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Managing stress during a tense political season

Did you know: 1 in 4 people check their phones for alerts within one minute of waking up.

WASHINGTON — The political divide and the partisan fighting appears only to be ramping up in the wake of the election lawsuits. Most people were glued to their phones on Election Day and following elections awaiting the announcement of who would become the president-elect. The constant access to information is great, but some therapist believes, it might be time to put the phone down.

Marline Francois-Madden, a therapist, suggests it may be time to adjust those push notifications. The news cycle is endless. We’re getting news alerts sent to our phones immediately. 

“We know with this election that's happening we're getting alerts constantly on our phone we're scrolling on our phone. So, all of that contributes to our stressors and our anxiety,” said Francois-Madden.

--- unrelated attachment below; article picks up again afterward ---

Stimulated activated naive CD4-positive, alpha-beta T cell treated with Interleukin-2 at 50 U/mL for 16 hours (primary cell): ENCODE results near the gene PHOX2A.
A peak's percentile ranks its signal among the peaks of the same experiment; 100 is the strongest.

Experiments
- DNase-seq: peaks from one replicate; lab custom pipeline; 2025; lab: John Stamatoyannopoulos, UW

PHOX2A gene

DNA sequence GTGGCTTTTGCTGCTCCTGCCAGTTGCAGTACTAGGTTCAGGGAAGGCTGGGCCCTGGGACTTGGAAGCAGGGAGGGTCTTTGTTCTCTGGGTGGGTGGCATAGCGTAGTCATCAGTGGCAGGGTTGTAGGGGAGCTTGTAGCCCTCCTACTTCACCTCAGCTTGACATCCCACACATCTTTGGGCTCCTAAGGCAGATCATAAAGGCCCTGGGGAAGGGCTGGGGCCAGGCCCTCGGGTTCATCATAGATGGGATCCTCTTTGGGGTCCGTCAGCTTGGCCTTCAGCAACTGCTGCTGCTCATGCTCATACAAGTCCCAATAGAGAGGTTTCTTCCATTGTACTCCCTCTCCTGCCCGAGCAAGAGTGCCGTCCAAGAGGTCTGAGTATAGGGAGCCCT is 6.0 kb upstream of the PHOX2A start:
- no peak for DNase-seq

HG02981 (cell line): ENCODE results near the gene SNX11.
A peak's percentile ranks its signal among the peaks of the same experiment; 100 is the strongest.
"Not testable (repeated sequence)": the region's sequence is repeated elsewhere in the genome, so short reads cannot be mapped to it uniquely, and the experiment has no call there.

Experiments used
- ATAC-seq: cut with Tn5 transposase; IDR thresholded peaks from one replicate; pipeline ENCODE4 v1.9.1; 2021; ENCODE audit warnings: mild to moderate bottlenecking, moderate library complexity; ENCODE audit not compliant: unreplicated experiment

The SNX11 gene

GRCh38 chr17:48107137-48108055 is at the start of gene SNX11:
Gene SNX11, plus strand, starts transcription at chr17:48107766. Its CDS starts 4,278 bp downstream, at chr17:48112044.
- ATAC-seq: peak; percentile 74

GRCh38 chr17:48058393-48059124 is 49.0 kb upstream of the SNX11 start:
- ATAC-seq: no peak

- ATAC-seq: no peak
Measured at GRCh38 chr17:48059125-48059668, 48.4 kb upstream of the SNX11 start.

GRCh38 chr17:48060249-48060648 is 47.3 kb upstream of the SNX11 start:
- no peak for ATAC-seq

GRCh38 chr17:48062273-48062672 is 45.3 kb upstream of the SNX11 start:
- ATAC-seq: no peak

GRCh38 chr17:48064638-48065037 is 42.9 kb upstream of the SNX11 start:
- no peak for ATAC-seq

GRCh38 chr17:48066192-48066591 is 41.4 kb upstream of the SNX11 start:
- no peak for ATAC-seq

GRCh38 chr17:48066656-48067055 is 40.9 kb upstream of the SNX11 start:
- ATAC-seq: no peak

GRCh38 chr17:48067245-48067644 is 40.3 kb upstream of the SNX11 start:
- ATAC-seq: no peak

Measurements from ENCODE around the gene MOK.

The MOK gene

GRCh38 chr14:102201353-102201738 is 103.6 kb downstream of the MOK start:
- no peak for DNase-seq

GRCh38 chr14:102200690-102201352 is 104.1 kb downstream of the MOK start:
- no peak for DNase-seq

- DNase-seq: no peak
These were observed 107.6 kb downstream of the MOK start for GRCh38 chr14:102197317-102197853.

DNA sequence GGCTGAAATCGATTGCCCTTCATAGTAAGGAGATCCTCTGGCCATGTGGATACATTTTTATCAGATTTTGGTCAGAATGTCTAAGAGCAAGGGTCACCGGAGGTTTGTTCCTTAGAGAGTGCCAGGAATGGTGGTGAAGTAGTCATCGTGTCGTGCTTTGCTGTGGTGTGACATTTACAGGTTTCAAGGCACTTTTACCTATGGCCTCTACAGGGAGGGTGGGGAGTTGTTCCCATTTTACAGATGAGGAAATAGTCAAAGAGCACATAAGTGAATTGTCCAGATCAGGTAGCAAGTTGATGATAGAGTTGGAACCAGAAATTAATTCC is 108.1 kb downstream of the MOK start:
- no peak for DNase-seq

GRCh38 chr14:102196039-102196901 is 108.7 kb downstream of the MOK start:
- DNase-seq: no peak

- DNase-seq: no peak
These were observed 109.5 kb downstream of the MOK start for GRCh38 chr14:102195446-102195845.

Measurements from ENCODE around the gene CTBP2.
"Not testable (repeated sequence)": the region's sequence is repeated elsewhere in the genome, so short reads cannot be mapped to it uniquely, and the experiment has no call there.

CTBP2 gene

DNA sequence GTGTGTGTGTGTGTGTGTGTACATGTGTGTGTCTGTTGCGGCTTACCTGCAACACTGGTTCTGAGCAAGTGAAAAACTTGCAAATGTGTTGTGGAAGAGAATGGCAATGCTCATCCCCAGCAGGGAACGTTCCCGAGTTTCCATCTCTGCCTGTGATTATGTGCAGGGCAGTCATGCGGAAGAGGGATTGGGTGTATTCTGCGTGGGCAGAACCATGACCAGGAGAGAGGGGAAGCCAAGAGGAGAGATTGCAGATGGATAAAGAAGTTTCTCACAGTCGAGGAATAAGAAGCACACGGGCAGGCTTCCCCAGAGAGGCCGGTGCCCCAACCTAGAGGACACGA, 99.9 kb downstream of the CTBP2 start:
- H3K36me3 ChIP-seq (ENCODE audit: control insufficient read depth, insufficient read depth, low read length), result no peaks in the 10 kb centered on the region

The year 2020 has been stressful for many. And with the ongoing coronavirus pandemic, coupled with a tense political climate, it has some people lagging with self-care. 

“You want to take a minute to just practice some deep breathing exercises, whether it's in the morning when you first get up, or before you go to bed but also throughout the day,” Francois-Madden added.

It sounds simple, but StudyFind.org found one in four adults checks social media within the first minute of waking up. 

“Turn those push notifications off your phone. That way you will be the one to direct when you have access to it, to go in at your own time when you feel your best to go and log in and scroll through social media or check and see what's happening,” Francois-Madden said.

As we get ready for the holidays, many will be spending it with extended family members. Francois-Madden suggested managing your expectations early with friends and family.  

“Who are you surrounded by? Do you have friends around you that are also projecting how they're feeling, and is that causing your anxiety levels to increase?”

A Pew Research Study found the political divide has only gotten worse and has more than doubled since 1994. That's especially when it comes to race, government assistance, and economic fairness; all topics you may want to avoid at the dining room table. 

“You can be cordial with people, but if you have to set limits, it’s okay to set those limits and boundaries because you have to be intentional about your well-being and your own mental health,” Francois-Madden said.

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